There are many things retailers would like to forget about 2020. The new rhythm of the holiday shopping season shouldn’t be one of them.

Cyber Monday accounted for US$10.8 billion in online spending this year, according to Adobe Analytics, once again making the day the annual climax for online shopping during a busy stretch that begins on Thanksgiving. However, that figure, a 15 per cent increase from last year, wasn’t as big as Adobe’s initial projection of US$12.7 billion. It was a similar picture on Black Friday: Online spending soared 22 per cent from a year ago to US$9 billion, but sales were shy of an earlier estimate. Adobe forecasts online sales will surge 30 per cent over the holidays, meaning these marquee deal days  — though still crucial for retailers — won’t notch the same degree of growth as the season overall.

Meanwhile, the National Retail Federation reported Tuesday that an estimated 186.4 million people shopped online or in stores from Thanksgiving through Cyber Monday, down slightly from 189.6 million last year.

This is not a bad thing. It reflects a deliberate push by retailers to spread their deals out over a longer stretch of time. For example, analysts at Bank of America tracked the price of a basket of 35 popular holiday items for a one-week stretch that included Black Friday. There wasn’t much change in the cost of that basket at three top retailers, suggesting a shopper wasn’t missing out on much by filling her digital cart last Monday instead of Friday.

In fact, deals had been raining down on shoppers since well before last week as the industry sought to pull forward spending to relieve stress on e-commerce fulfillment networks and thin out store traffic to allow for social distancing. E-commerce sales figures suggest this strategy was effective: Adobe reports that Cyber Monday’s sales put the industry’s online haul at more than US$100 billion so far this season, passing that milestone nine days earlier than last year.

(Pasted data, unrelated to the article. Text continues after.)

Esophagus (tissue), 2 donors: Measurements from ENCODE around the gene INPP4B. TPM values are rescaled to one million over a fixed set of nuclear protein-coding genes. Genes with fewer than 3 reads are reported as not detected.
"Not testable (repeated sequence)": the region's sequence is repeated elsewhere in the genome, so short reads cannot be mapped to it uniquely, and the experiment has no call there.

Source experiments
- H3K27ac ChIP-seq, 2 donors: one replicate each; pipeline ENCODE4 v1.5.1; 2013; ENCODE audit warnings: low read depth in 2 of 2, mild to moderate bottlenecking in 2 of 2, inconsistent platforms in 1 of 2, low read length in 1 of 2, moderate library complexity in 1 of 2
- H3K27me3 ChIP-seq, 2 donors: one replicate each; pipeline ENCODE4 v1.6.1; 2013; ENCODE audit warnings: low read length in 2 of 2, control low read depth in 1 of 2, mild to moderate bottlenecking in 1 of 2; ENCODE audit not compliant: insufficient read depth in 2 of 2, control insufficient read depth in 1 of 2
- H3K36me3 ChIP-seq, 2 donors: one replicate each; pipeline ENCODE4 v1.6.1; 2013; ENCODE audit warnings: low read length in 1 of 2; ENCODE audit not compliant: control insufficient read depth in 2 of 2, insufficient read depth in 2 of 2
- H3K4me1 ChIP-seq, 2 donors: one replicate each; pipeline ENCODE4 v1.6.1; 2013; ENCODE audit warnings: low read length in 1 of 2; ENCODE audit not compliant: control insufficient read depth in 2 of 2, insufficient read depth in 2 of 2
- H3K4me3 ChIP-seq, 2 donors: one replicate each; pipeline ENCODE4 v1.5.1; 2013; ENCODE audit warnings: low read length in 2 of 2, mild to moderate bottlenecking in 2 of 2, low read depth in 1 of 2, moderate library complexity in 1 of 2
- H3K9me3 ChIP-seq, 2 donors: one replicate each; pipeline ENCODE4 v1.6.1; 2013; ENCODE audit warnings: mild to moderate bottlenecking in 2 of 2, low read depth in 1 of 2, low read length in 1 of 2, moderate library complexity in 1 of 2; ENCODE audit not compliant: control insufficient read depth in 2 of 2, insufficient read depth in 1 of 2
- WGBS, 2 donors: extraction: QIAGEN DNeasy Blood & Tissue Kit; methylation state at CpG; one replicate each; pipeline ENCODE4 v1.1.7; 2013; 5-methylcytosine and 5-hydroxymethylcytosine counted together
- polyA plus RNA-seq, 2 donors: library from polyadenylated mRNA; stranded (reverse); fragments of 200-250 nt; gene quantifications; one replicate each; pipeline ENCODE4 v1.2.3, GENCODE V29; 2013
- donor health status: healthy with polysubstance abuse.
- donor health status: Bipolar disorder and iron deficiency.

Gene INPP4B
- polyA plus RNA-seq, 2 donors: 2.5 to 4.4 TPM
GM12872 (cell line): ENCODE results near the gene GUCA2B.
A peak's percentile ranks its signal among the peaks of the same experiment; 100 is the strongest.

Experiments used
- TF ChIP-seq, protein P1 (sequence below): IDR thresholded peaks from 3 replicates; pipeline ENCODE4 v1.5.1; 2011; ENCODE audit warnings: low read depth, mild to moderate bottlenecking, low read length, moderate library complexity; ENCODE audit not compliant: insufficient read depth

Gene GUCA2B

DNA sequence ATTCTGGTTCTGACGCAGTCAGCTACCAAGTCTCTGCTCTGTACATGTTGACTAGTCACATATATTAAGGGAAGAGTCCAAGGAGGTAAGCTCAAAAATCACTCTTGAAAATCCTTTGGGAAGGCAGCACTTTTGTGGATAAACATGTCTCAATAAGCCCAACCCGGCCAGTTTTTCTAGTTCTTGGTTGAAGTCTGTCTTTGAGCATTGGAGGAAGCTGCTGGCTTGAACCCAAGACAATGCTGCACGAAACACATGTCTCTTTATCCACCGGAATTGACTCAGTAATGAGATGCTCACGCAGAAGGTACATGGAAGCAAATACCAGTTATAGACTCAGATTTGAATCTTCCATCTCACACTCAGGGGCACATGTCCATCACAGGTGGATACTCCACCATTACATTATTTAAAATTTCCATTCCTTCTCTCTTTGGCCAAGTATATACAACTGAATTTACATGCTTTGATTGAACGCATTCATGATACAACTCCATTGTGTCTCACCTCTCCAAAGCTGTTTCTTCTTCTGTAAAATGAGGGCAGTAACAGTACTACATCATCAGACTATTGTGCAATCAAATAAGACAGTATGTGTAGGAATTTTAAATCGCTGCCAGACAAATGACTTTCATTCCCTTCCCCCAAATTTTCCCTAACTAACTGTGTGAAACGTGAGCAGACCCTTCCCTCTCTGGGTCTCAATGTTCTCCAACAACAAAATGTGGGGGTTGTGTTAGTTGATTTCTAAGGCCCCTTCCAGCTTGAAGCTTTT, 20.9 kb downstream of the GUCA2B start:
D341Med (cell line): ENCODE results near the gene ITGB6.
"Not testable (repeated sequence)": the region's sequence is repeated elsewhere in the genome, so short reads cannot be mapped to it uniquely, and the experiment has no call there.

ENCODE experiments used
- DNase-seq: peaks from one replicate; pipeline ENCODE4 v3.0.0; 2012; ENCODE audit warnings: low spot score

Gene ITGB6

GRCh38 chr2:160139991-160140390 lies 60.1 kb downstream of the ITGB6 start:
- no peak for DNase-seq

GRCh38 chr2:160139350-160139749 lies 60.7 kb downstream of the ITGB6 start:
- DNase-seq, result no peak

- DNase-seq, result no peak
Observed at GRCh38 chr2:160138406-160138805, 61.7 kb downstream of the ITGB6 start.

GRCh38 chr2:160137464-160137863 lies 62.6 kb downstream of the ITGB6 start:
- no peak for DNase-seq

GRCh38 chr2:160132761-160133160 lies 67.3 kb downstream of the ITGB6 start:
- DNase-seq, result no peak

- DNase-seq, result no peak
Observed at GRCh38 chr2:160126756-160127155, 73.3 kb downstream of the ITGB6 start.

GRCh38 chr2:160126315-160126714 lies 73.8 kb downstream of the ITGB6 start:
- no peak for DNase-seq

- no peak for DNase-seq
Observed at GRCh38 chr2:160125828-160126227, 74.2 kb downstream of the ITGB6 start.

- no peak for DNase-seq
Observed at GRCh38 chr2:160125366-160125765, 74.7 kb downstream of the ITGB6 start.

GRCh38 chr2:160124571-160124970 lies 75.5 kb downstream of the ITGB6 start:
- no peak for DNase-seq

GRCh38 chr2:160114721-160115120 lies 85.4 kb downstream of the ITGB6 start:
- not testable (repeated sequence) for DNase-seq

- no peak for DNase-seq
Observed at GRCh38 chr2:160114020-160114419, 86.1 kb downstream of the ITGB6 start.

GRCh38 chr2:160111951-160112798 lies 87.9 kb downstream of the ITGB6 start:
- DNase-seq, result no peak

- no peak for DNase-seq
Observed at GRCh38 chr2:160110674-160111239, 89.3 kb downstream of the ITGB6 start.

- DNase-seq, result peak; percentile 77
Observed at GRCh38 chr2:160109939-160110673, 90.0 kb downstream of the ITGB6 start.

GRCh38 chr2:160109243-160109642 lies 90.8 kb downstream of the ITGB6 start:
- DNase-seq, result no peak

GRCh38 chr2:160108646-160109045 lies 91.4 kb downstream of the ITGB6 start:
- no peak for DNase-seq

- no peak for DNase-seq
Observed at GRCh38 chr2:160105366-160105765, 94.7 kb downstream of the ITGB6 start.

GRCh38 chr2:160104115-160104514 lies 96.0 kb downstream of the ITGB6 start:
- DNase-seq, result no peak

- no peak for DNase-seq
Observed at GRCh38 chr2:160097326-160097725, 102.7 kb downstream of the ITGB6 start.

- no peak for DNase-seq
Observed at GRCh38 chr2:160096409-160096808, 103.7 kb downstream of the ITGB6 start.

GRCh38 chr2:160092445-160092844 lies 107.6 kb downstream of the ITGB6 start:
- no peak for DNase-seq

Next year, even if the distribution of vaccines restores a more normal consumer environment, retailers should stick with a version of the holiday season in which Black Friday and Cyber Monday are less of a center of gravity.

It’s tough on sellers to have shopping centered on those days. If retailers continue with earlier deals next year, it could ease bottlenecks in online warehouses and logistics networks and potentially help them avoid peak season surcharges from shippers, which crimp profitability of online orders. When stores can host bustling crowds again, they’ll be able to provide better customer service if foot traffic isn’t so concentrated.

Spread-out deals are better for consumers, too. I know from many years of interviewing shoppers in line at doorbuster events at Best Buy Co. or in the aisles of Kmart on Thanksgiving in predawn hours that some of them truly are out for the sport of it. But for those who are more motivated by the promise of a bargain, they’ll appreciate the option to get deals without waiting in lines. 

The pandemic also pushed most of the chief players in the retail industry to close their physical stores on Thanksgiving this year. That is another change to I’d recommend hanging onto next year. That day — in which people, in non-pandemic times, are visiting with family and traveling — is destined to become an especially online-centric spending occasion, and retailers might as well strategize accordingly.

Of course, there were aspects of the long holiday shopping weekend that retailers will not want to see repeated. Amid capacity restrictions and safety concerns, in-store traffic fell 48 per cent on Black Friday from a year earlier, according to RetailNext. Physical store transactions tend to be the most profitable for old-school retailers, and getting people in stores is important for brand-building and impulse-buying, so the industry can ill afford to see mall traffic remain as depressed as it is. 

In their attempt to make do in extraordinary circumstances, retailers found success by effectively presenting consumers with a string of mini-Cyber Mondays from October through November — and even now. Shoppers seem to have responded, and the industry would do well to make that a holiday tradition.

This column does not necessarily reflect the opinion of the editorial board or Bloomberg LP and its owners.

Sarah Halzack is a Bloomberg Opinion columnist covering the consumer and retail industries. She was previously a national retail reporter for the Washington Post.